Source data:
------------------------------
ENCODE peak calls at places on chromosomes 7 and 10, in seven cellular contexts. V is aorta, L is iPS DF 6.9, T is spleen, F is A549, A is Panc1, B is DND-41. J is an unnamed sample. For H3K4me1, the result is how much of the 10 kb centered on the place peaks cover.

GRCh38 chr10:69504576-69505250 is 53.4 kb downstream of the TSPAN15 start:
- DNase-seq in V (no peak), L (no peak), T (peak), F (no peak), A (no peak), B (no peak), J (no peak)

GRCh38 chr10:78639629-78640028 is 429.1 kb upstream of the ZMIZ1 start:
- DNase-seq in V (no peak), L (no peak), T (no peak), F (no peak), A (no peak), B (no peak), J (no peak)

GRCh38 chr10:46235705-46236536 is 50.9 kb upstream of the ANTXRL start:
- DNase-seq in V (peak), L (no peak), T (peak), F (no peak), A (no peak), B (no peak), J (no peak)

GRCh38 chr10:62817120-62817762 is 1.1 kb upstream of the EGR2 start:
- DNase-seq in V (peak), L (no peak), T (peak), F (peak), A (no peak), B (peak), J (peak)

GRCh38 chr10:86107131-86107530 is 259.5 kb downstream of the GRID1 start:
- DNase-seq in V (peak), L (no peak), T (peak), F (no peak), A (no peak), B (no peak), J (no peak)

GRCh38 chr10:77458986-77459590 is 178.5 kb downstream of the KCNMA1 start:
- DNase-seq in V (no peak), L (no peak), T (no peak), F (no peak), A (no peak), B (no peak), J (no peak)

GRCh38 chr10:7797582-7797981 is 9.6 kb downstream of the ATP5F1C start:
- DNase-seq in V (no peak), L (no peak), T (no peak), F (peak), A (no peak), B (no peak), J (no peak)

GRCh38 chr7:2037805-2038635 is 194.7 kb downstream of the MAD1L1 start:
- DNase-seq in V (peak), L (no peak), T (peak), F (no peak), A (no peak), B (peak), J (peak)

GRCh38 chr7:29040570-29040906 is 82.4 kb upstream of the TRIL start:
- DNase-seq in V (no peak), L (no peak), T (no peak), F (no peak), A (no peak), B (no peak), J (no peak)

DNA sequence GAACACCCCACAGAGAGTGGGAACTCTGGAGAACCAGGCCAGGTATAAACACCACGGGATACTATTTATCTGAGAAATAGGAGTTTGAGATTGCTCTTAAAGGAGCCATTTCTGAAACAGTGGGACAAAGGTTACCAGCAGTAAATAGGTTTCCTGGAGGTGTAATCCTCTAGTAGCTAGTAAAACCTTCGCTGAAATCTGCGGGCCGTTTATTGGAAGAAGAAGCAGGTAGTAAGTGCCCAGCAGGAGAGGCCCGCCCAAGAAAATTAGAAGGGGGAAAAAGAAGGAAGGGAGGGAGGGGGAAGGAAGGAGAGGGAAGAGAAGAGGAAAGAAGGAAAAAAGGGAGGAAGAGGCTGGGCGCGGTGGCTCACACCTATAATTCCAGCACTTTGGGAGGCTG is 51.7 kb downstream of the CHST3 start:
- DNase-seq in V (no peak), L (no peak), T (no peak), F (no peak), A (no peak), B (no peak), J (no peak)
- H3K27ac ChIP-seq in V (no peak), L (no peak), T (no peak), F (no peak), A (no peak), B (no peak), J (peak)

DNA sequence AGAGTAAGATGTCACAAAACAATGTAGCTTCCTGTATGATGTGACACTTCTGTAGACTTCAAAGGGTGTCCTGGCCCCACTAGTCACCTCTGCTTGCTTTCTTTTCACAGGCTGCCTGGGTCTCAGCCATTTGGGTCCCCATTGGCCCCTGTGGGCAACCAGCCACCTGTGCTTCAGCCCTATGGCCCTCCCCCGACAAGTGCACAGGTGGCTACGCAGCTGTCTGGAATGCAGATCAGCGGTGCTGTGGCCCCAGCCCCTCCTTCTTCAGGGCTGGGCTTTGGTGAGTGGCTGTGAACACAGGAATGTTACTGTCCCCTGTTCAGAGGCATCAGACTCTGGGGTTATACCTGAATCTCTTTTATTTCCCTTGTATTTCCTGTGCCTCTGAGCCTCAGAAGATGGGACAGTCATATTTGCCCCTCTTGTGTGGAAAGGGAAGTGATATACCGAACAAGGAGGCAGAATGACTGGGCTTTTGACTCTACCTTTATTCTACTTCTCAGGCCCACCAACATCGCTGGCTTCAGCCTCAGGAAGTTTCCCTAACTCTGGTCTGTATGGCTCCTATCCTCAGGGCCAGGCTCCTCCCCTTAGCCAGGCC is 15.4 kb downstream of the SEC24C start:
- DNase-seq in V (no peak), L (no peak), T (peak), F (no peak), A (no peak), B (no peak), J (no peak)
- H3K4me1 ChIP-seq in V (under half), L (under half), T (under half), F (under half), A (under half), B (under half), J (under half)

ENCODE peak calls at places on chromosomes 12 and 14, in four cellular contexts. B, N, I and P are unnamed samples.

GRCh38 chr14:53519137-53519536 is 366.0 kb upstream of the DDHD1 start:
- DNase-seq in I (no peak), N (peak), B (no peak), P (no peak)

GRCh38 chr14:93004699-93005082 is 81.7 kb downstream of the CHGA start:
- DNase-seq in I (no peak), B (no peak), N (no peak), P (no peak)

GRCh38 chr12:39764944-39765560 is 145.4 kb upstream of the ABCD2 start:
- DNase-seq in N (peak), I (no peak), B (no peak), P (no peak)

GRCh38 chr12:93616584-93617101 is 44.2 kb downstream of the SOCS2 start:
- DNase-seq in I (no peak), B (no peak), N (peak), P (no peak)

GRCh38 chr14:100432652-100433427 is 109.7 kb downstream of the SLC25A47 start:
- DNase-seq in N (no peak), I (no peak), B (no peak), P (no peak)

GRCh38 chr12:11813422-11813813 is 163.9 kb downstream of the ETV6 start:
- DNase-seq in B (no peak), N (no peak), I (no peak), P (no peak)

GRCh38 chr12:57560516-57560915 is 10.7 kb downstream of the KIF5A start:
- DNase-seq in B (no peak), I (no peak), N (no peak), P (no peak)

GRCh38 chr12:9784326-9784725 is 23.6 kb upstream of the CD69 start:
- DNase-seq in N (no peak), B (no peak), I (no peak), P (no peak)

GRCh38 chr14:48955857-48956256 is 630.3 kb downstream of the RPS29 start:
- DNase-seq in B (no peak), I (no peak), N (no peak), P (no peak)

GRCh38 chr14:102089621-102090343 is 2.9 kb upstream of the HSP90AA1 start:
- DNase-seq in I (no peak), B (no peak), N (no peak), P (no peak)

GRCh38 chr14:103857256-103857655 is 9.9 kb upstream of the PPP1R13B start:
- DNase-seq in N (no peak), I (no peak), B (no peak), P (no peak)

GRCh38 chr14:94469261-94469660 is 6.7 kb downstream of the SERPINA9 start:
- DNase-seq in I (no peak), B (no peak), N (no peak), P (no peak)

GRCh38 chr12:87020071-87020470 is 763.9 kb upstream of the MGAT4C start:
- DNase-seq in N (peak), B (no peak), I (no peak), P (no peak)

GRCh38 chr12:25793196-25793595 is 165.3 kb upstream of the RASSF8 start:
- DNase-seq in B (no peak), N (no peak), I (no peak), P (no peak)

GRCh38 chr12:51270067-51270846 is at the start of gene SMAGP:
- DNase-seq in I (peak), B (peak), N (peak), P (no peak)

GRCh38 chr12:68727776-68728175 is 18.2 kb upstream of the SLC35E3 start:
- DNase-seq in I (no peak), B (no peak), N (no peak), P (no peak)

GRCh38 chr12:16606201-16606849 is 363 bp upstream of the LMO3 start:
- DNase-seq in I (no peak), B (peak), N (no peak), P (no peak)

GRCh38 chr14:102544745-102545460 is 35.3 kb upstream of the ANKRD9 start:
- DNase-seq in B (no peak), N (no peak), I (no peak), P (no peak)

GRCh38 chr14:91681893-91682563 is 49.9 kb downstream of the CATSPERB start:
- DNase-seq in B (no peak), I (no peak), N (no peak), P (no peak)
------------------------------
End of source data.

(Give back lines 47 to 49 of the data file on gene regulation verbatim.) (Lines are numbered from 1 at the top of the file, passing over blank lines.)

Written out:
GRCh38 chr14:103857256-103857655 is 9.9 kb upstream of the PPP1R13B start:
- DNase-seq in N (no peak), I (no peak), B (no peak), P (no peak)

GRCh38 chr14:94469261-94469660 is 6.7 kb downstream of the SERPINA9 start: